Many homeowners lose their homes to the foreclosure process through lack of action. There are a number of ways to avoid losing your home, and there may even be a way to stop a foreclosure sale on the same day it is scheduled to happen. Waiting too long to respond to a foreclosure notice, or failing to react altogether, will limit your options as the foreclosure auction date draws nearer. Most methods for saving your home from foreclosure need to be attended to early on in the foreclosure process or even before the process has begun, at the first signs of financial trouble.
Consult with your lender. Ideally, you should arrange a face-to-face meeting with your lender, if possible. Consider selling other assets to come up with the necessary funds to make your mortgage payments current. Let your lender know of your intentions, and negotiate payment arrangements.
Pay what you owe. Some states like California allow you to satisfy your mortgage default within up to five days of the scheduled public auction. Contact your lender to find out the absolute latest deadline for which it will accept payment to stop the foreclosure sale and the minimum amount it will accept.
Borrow the money. Work out a cash loan arrangement with a family member, friend or business partner that covers all payments owed, penalty fees and any attorney’s fees incurred by the lender for which you may be responsible. Stop the foreclosure sale on the same day by contacting your lender to arrange payment of all monies due.
File for bankruptcy. When you file for Chapter 7 or Chapter 13 bankruptcy, an automatic stay goes into effect immediately and requires all creditors to stop their collection activities, including a foreclosure sale. The sale is postponed pending a bankruptcy ruling, typically for three to four months, during which time you may not be making mortgage payments and can save enough money to satisfy your default.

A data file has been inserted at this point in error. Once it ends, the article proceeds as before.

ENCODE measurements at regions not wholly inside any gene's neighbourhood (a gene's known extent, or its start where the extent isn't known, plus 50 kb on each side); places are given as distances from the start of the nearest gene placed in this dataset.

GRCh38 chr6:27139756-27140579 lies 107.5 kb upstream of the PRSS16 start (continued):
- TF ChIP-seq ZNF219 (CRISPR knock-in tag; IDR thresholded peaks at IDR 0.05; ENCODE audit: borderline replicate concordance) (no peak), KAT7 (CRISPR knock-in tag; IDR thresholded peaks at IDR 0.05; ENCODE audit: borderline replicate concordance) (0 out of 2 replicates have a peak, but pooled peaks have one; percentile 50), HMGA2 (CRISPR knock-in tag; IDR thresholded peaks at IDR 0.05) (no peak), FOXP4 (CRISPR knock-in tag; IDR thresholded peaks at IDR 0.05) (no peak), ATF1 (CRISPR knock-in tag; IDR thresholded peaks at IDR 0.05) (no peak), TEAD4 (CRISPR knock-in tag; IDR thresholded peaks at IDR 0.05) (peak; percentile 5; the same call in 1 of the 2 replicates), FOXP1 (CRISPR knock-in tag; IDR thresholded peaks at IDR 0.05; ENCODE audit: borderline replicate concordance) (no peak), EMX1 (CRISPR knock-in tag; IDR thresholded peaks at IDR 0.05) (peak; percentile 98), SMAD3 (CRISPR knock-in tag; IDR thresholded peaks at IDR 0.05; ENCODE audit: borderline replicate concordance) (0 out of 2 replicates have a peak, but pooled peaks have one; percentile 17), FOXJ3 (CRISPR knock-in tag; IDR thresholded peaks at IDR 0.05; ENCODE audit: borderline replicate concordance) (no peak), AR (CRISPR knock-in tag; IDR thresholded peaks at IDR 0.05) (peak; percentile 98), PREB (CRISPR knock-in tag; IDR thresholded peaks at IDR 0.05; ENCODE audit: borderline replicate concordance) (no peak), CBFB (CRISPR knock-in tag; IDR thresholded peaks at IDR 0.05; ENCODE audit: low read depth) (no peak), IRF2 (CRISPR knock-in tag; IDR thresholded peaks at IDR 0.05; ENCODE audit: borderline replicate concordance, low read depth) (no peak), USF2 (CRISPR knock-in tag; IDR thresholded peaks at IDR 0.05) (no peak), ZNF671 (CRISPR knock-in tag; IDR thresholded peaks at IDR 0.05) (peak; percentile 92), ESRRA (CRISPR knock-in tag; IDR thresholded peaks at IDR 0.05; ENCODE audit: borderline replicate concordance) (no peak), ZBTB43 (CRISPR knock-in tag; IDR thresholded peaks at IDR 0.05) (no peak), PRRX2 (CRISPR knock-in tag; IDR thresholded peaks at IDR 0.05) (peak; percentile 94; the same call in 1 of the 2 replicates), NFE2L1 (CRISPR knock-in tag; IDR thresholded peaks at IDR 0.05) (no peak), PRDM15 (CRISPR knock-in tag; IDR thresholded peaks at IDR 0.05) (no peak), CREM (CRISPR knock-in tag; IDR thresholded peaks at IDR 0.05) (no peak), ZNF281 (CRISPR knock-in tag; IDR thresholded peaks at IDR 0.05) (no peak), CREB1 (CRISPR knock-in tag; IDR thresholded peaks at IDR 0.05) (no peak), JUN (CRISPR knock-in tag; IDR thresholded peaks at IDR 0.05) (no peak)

Hire an experienced bankruptcy attorney. Particularly if your goal is to keep your home by stopping the foreclosure process, it is advisable to have a qualified bankruptcy attorney to help you successfully complete the process. All actions taken to stop a foreclosure must be agreed to by the lender, with the exception of a Chapter 13 bankruptcy, which prevents a lender from foreclosing on you for the duration of the three- to five-year repayment period.
Keep in mind that filing for bankruptcy has its drawbacks. If you are still unable to meet your debt obligations, bankruptcy will only delay the inevitable, and your credit score will suffer. The Bankruptcy Abuse Prevention and Consumer Protection Act of 2005 requires you to obtain credit counseling within 180 days before filing for bankruptcy. Filing for bankruptcy to stop a foreclosure sale on the same day may result in your house being sold anyway, as there will be a delay in the lender getting the information, in which case you may be struggling to reinstate your title to the property for months to come.
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